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Why Can't Children Get Dental Implants?

In infancy, teeth start to grow and a child will have twenty baby teeth. These teeth form the path for the permanent teeth to grow, and starting at about age six the permanent teeth will start pushing on the roots of the baby teeth that will eventually result in the loss of those baby teeth.

However, what happens if a permanent tooth is knocked out or fails to grow in properly? Dental Implants may be an option.

Dental implants are most successful when placed in the mouth of a person who has achieved total bone maturity. The dental implant is surgically placed in the gum tissue where a tooth is missing. Over time the implant must fuse to existing bone tissue to form the base and support structure for the restoration that will eventually cover the implant.

In adolescence, bone structure continues to grow and mature. The dental implant must remain permanently in place without the possibility of moving or shifting as it integrates with the bone and becomes a permanent part of the dental anatomy, like the root of a natural tooth.

Dental implants are most successful when placed in the mouth of a person who has achieved total bone maturity.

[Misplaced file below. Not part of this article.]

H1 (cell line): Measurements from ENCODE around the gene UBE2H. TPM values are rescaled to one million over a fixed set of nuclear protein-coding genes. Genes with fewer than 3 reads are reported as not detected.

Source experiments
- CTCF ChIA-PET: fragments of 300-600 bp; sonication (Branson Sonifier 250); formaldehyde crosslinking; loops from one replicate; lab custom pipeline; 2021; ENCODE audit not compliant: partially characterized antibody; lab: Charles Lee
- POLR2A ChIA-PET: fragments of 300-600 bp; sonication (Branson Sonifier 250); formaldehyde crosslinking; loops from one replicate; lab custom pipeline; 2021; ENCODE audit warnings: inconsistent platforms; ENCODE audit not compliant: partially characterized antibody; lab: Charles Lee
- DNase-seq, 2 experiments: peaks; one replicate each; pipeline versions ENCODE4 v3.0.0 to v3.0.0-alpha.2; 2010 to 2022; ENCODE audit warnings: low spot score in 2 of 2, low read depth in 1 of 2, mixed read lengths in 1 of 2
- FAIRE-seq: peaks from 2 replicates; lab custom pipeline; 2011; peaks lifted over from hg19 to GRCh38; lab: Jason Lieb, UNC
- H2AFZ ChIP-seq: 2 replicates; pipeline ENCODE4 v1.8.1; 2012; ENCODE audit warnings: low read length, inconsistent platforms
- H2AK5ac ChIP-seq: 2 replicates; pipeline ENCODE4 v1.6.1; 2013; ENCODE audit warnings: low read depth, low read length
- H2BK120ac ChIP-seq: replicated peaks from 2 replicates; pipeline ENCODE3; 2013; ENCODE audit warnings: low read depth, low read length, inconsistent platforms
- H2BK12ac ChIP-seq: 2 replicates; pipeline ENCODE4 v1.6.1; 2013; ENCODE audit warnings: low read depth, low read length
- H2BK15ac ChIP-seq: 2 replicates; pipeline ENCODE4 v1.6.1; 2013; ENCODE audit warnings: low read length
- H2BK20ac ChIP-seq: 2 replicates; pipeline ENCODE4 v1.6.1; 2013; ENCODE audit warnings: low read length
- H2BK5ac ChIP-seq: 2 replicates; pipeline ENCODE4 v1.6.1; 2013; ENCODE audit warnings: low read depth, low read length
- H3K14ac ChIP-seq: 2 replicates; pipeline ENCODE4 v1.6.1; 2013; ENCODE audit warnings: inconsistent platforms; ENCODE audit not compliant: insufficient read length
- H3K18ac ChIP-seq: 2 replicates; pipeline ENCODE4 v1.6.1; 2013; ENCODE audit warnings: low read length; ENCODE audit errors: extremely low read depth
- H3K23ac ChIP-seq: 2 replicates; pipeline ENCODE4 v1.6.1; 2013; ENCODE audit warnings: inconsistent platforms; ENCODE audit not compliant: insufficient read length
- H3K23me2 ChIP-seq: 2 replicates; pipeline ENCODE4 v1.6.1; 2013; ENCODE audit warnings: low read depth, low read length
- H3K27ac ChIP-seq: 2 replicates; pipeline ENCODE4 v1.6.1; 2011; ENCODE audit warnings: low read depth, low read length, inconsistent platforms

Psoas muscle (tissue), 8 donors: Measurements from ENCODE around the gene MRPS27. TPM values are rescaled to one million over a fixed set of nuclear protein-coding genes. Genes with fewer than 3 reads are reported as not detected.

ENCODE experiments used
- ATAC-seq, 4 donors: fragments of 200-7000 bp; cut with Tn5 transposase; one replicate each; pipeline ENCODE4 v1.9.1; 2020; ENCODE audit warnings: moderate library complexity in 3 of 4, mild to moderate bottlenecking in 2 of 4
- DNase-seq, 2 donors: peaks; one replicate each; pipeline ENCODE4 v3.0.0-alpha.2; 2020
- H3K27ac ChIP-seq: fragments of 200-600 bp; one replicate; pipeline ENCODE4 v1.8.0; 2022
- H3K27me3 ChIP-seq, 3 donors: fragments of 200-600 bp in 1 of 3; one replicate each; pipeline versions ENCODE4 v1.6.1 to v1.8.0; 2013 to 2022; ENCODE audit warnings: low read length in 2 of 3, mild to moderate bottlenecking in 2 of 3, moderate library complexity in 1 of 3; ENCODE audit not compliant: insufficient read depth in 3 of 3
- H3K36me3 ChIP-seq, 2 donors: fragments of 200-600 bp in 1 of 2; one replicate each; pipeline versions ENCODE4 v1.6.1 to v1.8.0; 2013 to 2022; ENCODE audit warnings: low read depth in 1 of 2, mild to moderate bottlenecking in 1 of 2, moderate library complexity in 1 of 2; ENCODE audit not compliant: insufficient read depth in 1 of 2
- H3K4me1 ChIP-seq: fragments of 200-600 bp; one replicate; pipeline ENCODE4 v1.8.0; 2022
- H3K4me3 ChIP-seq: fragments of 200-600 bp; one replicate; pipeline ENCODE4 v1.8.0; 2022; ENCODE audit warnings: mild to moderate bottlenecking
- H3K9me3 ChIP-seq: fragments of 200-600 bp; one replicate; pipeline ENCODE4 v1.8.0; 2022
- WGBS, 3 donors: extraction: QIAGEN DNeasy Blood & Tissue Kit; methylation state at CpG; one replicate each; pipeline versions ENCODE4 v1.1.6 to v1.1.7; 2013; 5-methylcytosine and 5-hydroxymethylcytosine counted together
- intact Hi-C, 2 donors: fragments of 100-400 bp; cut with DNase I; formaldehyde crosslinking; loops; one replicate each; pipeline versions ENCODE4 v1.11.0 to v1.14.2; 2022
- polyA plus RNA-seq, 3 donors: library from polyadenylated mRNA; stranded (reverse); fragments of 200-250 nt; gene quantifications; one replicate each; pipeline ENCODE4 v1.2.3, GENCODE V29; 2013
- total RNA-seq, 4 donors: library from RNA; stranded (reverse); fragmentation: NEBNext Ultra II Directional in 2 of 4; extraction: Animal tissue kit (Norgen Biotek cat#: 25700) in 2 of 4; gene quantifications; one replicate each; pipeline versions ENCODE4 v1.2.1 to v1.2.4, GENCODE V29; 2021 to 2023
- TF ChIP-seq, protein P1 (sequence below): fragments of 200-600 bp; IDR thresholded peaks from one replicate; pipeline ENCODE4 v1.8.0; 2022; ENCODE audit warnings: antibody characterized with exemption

In a child, bone growth continues as jaw bone structure develops. Unfortunately, this would prevent the implant from completing the osseointegration process required for a successful outcome.

What can be done in the interim? Since personal appearance is critical to the self-esteem of teens and youngsters of all ages, a consultation with the implant dentist to offer suggestions until the child has reached the age for a successful implant procedure is advised.

Although a dental bridge will not aid in preventing bone loss, the cosmetic value will be substantial. When the teen achieves bone maturity (girls around 15 and boys at 17), the dental implant process may be initiated.

Dental implants are made from titanium and when surgically placed in gum tissue, they will fuse to the surrounding bone tissue. The dental bridge is replaced with a temporary that is used to protect the implant while it heals.

After healing is completed, a final restoration will replace the temporary “tooth” that has been protecting the implant. Placing this crown, which will be a perfect match to the surrounding teeth, will allow the patient to return to a full life of functionality and endless smiles.

To learn more about the requirements for dental implants, contact Drs. Russ and Sender, serving Westbury and neighboring areas, at 516-681-2525 to schedule an informative consultation.

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